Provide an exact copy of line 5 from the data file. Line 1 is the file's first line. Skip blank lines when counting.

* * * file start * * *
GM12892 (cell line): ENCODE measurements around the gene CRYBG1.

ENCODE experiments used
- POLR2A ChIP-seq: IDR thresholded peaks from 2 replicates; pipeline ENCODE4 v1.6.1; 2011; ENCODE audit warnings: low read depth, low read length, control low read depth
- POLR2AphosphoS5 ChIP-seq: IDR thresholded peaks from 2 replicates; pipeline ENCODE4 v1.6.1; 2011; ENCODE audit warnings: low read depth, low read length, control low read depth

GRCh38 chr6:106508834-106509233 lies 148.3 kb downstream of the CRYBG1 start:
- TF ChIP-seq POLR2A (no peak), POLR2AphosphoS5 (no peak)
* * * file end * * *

GRCh38 chr6:106508834-106509233 lies 148.3 kb downstream of the CRYBG1 start: